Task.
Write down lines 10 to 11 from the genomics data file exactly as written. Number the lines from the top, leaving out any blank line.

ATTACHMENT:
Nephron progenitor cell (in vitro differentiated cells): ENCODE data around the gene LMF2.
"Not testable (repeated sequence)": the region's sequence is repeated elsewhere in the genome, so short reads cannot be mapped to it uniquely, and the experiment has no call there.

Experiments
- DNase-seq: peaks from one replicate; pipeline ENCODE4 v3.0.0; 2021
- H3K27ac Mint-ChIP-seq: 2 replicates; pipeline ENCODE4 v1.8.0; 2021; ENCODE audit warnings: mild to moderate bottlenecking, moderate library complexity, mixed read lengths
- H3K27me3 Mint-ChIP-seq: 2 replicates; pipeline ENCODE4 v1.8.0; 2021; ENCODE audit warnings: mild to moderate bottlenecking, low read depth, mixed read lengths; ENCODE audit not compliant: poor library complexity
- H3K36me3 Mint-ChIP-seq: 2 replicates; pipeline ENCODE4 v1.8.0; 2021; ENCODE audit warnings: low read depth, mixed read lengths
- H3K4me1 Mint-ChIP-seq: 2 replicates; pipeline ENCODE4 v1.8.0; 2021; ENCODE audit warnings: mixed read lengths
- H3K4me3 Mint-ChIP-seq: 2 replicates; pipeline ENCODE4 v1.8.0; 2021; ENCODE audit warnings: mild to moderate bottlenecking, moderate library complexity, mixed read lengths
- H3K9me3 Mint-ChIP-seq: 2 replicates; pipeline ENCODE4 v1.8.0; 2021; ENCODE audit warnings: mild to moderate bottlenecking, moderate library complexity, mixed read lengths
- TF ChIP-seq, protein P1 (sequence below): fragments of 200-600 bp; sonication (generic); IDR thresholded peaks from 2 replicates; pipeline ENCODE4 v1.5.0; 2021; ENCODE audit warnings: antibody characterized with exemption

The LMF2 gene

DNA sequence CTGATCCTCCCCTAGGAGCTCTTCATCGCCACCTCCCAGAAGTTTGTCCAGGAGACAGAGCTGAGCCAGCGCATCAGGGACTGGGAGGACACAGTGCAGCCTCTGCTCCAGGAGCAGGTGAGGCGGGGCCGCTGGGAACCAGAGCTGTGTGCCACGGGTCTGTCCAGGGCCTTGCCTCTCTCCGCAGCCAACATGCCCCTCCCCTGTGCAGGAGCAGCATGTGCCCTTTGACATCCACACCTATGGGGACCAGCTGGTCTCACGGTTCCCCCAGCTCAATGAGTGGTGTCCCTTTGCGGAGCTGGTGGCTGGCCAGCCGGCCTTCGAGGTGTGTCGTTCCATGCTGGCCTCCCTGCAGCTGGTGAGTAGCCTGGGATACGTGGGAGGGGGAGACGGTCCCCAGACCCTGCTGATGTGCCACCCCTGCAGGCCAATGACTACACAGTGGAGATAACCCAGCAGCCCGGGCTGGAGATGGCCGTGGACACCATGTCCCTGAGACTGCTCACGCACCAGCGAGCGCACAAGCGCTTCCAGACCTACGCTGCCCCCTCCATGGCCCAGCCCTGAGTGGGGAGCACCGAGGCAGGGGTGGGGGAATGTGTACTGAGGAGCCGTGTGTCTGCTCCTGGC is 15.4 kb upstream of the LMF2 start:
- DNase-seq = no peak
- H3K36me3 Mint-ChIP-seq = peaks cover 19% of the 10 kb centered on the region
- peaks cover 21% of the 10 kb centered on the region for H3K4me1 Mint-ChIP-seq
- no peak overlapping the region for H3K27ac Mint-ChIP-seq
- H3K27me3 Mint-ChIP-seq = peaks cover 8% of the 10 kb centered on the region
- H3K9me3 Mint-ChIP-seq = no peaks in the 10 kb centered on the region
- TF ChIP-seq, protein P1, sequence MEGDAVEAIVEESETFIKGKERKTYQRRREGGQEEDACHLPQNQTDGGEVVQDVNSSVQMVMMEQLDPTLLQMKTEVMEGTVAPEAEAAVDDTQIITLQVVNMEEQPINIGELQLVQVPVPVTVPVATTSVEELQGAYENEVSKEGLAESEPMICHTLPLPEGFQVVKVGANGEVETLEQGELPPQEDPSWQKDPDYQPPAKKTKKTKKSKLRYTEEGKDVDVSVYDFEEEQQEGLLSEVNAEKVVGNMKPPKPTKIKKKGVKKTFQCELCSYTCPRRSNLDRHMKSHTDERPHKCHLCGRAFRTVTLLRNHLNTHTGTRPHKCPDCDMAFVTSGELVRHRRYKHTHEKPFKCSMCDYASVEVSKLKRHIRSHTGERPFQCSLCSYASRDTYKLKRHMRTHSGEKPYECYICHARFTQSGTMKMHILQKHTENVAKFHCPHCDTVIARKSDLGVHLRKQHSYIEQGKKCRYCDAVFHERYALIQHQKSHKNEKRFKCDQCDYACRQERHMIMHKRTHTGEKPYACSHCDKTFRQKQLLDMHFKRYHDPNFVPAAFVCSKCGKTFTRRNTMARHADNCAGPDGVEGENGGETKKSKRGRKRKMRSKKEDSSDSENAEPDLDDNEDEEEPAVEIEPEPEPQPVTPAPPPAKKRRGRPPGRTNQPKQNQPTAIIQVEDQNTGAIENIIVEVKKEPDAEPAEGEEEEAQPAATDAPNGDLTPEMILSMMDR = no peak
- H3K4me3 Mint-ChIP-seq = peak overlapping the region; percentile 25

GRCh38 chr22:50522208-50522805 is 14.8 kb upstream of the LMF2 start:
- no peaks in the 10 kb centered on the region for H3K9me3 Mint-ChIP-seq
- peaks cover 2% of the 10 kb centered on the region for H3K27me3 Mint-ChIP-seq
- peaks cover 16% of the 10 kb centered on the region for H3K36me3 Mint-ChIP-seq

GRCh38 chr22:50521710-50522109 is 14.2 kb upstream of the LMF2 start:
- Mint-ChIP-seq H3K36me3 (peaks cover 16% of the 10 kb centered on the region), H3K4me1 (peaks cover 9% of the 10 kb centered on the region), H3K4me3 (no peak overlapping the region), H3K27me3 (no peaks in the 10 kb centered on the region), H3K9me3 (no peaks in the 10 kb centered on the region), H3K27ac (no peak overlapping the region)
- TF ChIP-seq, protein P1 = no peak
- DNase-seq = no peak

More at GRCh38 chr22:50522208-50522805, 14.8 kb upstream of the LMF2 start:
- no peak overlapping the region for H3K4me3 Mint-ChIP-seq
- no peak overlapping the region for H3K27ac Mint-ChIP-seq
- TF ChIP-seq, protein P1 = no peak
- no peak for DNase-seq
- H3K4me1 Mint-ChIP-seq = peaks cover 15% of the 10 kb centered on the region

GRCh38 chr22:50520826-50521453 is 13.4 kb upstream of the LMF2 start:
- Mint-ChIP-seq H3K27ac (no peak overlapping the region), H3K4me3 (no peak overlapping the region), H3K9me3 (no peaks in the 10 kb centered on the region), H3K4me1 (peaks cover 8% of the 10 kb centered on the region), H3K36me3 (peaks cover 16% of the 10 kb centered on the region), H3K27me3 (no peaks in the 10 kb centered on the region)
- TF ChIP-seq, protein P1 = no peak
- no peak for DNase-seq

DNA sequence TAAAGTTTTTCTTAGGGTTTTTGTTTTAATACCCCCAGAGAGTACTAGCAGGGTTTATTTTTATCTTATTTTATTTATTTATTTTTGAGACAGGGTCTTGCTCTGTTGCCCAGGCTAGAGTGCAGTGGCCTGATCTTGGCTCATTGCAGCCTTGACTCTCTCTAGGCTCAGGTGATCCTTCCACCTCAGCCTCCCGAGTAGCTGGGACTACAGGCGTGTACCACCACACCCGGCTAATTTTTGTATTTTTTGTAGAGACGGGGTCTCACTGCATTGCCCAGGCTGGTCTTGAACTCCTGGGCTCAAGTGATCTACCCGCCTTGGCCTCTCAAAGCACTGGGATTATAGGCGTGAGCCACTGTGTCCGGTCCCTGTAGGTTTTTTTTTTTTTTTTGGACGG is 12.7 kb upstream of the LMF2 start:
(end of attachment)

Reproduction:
- H3K9me3 Mint-ChIP-seq: 2 replicates; pipeline ENCODE4 v1.8.0; 2021; ENCODE audit warnings: mild to moderate bottlenecking, moderate library complexity, mixed read lengths
- TF ChIP-seq, protein P1 (sequence below): fragments of 200-600 bp; sonication (generic); IDR thresholded peaks from 2 replicates; pipeline ENCODE4 v1.5.0; 2021; ENCODE audit warnings: antibody characterized with exemption